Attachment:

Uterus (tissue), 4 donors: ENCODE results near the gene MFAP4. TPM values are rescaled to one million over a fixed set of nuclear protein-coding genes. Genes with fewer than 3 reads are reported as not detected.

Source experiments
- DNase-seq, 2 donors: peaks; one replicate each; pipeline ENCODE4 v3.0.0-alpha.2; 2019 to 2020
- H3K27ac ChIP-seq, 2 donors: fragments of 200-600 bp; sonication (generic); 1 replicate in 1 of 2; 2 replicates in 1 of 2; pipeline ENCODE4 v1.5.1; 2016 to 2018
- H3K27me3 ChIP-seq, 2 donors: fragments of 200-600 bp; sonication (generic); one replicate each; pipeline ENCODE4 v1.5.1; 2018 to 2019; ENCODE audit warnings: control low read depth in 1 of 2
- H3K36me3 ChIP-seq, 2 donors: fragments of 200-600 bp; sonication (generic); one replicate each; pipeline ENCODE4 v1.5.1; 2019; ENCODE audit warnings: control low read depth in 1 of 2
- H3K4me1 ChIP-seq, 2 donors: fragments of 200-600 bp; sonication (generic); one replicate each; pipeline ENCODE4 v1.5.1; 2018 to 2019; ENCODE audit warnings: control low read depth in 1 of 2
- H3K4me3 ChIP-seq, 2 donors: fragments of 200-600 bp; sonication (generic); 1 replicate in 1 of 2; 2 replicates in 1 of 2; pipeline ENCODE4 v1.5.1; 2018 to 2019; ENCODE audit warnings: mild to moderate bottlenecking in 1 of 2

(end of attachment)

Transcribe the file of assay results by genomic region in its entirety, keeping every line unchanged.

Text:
Uterus (tissue), 4 donors: ENCODE results near the gene MFAP4. TPM values are rescaled to one million over a fixed set of nuclear protein-coding genes. Genes with fewer than 3 reads are reported as not detected.

Source experiments
- DNase-seq, 2 donors: peaks; one replicate each; pipeline ENCODE4 v3.0.0-alpha.2; 2019 to 2020
- H3K27ac ChIP-seq, 2 donors: fragments of 200-600 bp; sonication (generic); 1 replicate in 1 of 2; 2 replicates in 1 of 2; pipeline ENCODE4 v1.5.1; 2016 to 2018
- H3K27me3 ChIP-seq, 2 donors: fragments of 200-600 bp; sonication (generic); one replicate each; pipeline ENCODE4 v1.5.1; 2018 to 2019; ENCODE audit warnings: control low read depth in 1 of 2
- H3K36me3 ChIP-seq, 2 donors: fragments of 200-600 bp; sonication (generic); one replicate each; pipeline ENCODE4 v1.5.1; 2019; ENCODE audit warnings: control low read depth in 1 of 2
- H3K4me1 ChIP-seq, 2 donors: fragments of 200-600 bp; sonication (generic); one replicate each; pipeline ENCODE4 v1.5.1; 2018 to 2019; ENCODE audit warnings: control low read depth in 1 of 2
- H3K4me3 ChIP-seq, 2 donors: fragments of 200-600 bp; sonication (generic); 1 replicate in 1 of 2; 2 replicates in 1 of 2; pipeline ENCODE4 v1.5.1; 2018 to 2019; ENCODE audit warnings: mild to moderate bottlenecking in 1 of 2